You'll hear all sorts of scary arguments for not putting personal data online. The idea of using a cloud-based service to back up your most valuable personal files may seem like madness to some folks. However, don't let fear of this online bogeyman become yet another obstacle to storing protected backups of your critical files. Backup is a chore, so many people just don’t bother. But if you don't, the question isn't whether you'll lose data, it's just when and how much. Anything that makes you more likely to back up is a good thing.
Online backup is quite simply convenient. It takes a lot of the pain out of the backup process by doing away with media swapping and a lot of the drudgery – you just set it and forget it. Even better, many services keep previous versions of files automatically, so when you accidentally overwrite a file (and who hasn't done that?), you can easily retrieve the original. There's another advantage, and it's a big one: Your files are safe on somebody else's servers. If your home implodes into a Stone Age burial mound you can still recover those backups.
True, you're entrusting your data to a relatively unknown entity. The service could go out of business, an ethically challenged employee could rifle through your information, or attackers could steal that information off the third-party servers. If the company does fail, though, you still have your original information and can make new backups. And the servers are probably better defended against attacks than your own systems, of course.
There’s one simple step to take that can help defend your cloud-stored data, as well, and that’s to encrypt your backed-up files – that way they'll be useless to a thief in the unlikely event of a data breach. Simply choose a provider that encrypts your backup with a personal and private key – something not available to the service. That way employees can't peek at your data and the service can't be forced to hand it over to the men in black. Yes, if you lose the key you're in trouble, but you've only lost access to your backups. Once again, you've still got the original info, and you can make another backup.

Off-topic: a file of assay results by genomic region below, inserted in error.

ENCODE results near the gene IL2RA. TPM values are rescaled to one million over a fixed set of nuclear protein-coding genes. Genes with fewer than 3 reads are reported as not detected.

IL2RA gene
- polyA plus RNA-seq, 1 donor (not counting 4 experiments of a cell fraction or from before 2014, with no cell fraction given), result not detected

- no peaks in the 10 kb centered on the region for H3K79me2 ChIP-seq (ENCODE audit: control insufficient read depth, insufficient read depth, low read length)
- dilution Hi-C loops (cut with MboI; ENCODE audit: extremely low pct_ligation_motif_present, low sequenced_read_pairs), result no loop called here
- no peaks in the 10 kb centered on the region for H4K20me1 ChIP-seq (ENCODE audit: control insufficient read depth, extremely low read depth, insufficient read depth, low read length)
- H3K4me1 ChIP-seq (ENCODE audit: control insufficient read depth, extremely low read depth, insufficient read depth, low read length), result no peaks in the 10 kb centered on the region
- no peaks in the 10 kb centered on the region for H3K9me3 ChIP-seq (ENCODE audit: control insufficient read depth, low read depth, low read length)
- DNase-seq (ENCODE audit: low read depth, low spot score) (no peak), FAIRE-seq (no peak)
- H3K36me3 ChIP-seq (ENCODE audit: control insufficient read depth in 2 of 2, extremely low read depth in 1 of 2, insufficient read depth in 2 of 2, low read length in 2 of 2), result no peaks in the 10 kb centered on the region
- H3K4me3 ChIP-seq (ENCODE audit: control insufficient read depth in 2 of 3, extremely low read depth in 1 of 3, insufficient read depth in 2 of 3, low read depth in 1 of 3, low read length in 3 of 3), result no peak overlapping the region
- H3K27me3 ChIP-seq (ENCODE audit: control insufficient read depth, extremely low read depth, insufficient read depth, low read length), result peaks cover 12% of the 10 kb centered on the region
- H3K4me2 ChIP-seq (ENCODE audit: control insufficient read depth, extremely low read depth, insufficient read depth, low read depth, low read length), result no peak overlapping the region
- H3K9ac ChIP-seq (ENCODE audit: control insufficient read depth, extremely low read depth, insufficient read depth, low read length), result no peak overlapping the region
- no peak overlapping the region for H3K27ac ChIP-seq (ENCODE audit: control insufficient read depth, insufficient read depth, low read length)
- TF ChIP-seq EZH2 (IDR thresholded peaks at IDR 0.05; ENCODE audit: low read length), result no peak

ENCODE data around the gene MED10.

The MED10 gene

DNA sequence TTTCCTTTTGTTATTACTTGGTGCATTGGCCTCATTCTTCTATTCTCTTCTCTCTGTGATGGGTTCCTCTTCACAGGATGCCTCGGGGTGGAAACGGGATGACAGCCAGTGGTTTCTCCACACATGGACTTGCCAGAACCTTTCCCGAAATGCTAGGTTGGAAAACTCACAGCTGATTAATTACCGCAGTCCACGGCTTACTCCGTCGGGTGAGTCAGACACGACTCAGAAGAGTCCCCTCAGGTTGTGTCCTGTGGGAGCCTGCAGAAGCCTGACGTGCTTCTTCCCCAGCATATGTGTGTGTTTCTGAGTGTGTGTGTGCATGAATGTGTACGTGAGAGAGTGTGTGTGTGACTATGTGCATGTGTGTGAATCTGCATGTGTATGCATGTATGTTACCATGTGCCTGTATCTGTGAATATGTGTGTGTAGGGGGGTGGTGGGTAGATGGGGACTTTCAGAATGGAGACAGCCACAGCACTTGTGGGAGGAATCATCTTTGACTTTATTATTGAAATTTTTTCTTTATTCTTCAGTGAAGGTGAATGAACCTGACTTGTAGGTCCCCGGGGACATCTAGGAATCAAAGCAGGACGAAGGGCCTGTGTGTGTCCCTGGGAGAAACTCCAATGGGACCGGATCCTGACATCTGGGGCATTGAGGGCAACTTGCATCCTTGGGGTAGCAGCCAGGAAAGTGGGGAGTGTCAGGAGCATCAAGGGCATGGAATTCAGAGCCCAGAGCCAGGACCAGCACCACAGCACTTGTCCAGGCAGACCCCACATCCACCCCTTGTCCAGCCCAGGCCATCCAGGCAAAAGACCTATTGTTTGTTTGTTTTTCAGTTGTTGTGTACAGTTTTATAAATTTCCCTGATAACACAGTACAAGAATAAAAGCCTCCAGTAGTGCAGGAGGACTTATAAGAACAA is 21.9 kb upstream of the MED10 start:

Could your data be stolen? Of course, but even with the data breach stories you see hitting the news quite regularly these days, the odds you’ll be personally affected are quite small. And weighed against this, there's little question that you'll eventually lose data to user error, a system crash, a virus, or some disaster in your home like a fire. Given the odds, you're better off backing up to an online service than not being bothered to back up at all. I'm certainly not letting privacy worries stop me from backing up online – I'm just taking steps to keep my information safe.
If you’re interested in exploring online backup, you can get yourself a decent chunk of secure storage for free. Both Mozy and SpiderOak offer 2GB of space for nothing, which should cover your most essential files (and of course if you fork out some cash, you can get much more space). Alternatively, many security suites these days come with online backup facilities built in (and you’d most certainly hope that these were secure)! For example, BullGuard Internet Security 2014 gives you 5GB of space, and the company’s Premium Protection boasts 25GB.